|Publication number||US7351346 B2|
|Application number||US 11/001,449|
|Publication date||Apr 1, 2008|
|Filing date||Nov 30, 2004|
|Priority date||Nov 30, 2004|
|Also published as||CN101437980A, US20060113279|
|Publication number||001449, 11001449, US 7351346 B2, US 7351346B2, US-B2-7351346, US7351346 B2, US7351346B2|
|Inventors||Michael J. Little|
|Original Assignee||Agoura Technologies, Inc.|
|Export Citation||BiBTeX, EndNote, RefMan|
|Patent Citations (49), Non-Patent Citations (13), Referenced by (24), Classifications (7), Legal Events (1)|
|External Links: USPTO, USPTO Assignment, Espacenet|
1. Field of the Invention
The present invention relates to wire grid polarizers. More particularly, this invention pertains to a non-photolithographic method for fabricating wire grid polarizers.
2. Description of the Prior Art
The most significant application of polarizers at the present time is for direct view liquid crystal displays (LCD's). These are commonly employed in laptop computers, thin desktop monitors, television displays and related applications.
Various types of polarizers currently exist, including those of the dichroic, wire grid, anisotropic crystal and multi-layer thin-film type. Various considerations have led to the nearly-universal employment of polarizers of the dichroic absorption type pioneered by Edwin Land sixty years ago in LCD displays. Naturally-occurring birefringent anisotropic crystals are of insufficient size for use in the most commonly encountered LCD display sizes while the fabrication of synthetic crystals of such dimension is prohibitively expensive. Multi-layer thin-film polarizers, which rely upon the Brewster angle effect, require that a glass substrate be tilted at a nominal 45 degree angle to the display. Such a geometry can add substantial and undesirable bulkiness to the display, often ruling such technology out of potential applications.
Wire grid polarizer technology offers some inherent advantages over dichroic absorptive polarizers. While a wire grid polarizer operates by the reflection and transmission of light, and is therefore neither temperature sensitive nor does it absorb excessive amounts of energy, a dichroic absorptive polarizer operates by the selective absorption and transmission of light. As such, a dichroic based polarizer exhibits temperature sensitivity due to (a) sensitivity of the organic dye to degradation in the presence of heating and (b) thermal rearrangement (relaxation) of the polymer alignment achieved by stretching the polymer to line up the dye molecules. Such temperature sensitivity limits the types of manufacturing process that may be employed to create dichroic adsorptive polarizers. The relatively low temperature processes available are often sub-optimal in terms of yield, quality and cost.
The wire grid polarizer comprises an array of closely-spaced parallel conductive lines supported by a transmitting substrate. A perspective schematic view of such a polarizer is illustrated in
Ideally, a wire grid polarizer functions as a perfect mirror for one plane of polarization (e.g. s-polarized light) and is perfectly transparent to the orthogonal plane of polarization (e.g. p-polarized light). In practice, even the most reflective metals absorb some fraction and reflect only 80 to 95 percent of incident light. Similarly, due to surface reflections, a nominally transparent substrate does not transmit 100 percent of incident light. Polarizer performance over the range of wavelengths and incidence angles of interest is characterized by the contrast ratios of the transmitted (Tp/Ts) and reflected (Rs/Rp) beams and optical efficiency (percentage of incident unpolarized light transmitted).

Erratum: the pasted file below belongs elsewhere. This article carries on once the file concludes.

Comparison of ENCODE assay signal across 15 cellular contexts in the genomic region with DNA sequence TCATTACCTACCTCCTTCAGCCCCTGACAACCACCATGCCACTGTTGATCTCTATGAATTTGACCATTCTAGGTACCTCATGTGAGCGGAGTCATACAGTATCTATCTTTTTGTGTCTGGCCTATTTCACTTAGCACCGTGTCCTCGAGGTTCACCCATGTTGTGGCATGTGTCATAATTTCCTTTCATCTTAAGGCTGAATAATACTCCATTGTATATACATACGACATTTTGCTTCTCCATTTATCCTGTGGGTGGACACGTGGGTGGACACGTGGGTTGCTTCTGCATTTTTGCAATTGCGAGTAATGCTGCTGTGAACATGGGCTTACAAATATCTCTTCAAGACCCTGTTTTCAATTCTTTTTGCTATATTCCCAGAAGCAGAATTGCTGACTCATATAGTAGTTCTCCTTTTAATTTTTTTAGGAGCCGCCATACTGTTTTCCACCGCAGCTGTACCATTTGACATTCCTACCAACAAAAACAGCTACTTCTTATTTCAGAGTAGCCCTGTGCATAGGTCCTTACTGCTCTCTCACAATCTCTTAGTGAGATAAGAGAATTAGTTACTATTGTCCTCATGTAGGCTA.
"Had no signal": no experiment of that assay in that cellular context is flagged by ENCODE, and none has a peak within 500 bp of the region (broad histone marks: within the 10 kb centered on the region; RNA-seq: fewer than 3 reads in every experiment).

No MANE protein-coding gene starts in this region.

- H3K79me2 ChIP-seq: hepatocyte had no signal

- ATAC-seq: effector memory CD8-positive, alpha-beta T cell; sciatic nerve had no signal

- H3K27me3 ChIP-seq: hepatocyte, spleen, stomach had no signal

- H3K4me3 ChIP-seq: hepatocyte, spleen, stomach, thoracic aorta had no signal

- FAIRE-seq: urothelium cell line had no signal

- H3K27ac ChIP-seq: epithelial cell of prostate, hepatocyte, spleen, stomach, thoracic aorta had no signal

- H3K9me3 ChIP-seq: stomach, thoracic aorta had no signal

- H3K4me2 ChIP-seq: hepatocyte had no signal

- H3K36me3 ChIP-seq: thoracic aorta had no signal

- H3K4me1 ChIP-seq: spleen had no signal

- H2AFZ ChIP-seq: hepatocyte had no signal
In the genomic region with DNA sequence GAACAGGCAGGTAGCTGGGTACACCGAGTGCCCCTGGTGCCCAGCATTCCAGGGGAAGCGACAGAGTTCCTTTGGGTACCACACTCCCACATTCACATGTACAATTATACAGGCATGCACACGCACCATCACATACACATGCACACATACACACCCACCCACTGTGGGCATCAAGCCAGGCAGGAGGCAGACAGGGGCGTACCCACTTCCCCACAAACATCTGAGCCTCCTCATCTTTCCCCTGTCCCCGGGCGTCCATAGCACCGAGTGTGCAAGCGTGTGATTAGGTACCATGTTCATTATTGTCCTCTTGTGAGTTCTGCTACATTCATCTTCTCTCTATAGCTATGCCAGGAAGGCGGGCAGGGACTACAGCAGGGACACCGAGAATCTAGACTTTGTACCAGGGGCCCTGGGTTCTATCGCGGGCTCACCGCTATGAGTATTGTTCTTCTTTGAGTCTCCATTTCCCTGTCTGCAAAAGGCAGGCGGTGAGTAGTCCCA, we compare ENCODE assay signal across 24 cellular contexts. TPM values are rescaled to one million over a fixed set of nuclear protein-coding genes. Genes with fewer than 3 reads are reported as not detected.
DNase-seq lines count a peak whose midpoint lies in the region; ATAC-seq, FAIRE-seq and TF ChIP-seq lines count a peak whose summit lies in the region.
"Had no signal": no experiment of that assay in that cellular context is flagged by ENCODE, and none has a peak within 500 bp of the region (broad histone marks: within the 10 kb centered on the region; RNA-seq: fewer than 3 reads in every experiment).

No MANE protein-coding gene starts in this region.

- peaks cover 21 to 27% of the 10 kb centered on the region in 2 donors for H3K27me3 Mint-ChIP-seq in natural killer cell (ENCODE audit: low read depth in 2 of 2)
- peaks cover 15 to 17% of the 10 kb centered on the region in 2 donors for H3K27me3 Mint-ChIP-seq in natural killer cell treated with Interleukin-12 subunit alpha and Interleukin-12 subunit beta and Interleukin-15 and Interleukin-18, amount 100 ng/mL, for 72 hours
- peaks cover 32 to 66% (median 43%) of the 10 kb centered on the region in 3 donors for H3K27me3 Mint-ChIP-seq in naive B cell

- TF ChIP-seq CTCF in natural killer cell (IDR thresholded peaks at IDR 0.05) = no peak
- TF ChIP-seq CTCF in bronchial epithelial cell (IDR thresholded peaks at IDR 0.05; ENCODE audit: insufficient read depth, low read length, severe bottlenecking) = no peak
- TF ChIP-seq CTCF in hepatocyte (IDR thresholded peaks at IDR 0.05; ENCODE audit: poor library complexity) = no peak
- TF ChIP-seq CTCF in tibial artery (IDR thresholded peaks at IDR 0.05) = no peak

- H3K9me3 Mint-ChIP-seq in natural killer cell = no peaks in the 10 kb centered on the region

The overall behavior of a wire grid polarizer is determined by the relationship between (1) the center-to-center spacing, or periodicity, of the parallel conductive lines and (2) the wavelength of incident radiation. Only when the periodicity, Λ, of the lines is smaller than the wavelength of interest can the array behave like a polarizer. If the periodicity of the lines should exceed the wavelength of interest, the grid will function as a diffraction grating. Further, there exists a transition region, in which periodicity of the conductive lines falls in the range of roughly one-third to twice the wavelength of interest (i.e., 2λ≧Λ—≧λ/3). Large, abrupt changes are observed to occur in such transition region, namely increases in reflectivity coupled with corresponding decreases in reflectivity for p-polarized light. Such “Raleigh resonances” occur at one or more specific wavelengths for any given angle of incidence. As a result, wire grids having periodicities that fall within such transition region are unsuitable for use as polarizers.
Wire grid polarizers were developed for use in the millimeter-wave and microwave frequency ranges. They were initially unavailable for use in the infrared and visible wavelength ranges due to the inability of then-existing processing technologies (e.g. stretching thin wires over a mandrel) to produce parallel conducting lines of sufficiently small periodicity.
The application of photolithography overcame the problem of attaining the requisite small periodicities. See, for example, U.S. Pat. No. 4,049,944 of Garvin et al. Covering “Process for Fabricating Small Geometry Semiconductive Devices Including Integrated Components” which teaches, in part, a method for fabrication of wire grid polarizers employing holographic exposure of photolithographic materials. Other applications of photolithography in methods for forming wire grid polarizers are taught, for example, in the following United States patents: U.S. Pat. No. 6,122,103 of Perkins et al. covering “Broadband Wire Grid Polarizer For the Visible Spectrum” and U.S. Pat. No. 6,665,119 of Kurtz et al. covering “Wire Grid Polarizer”.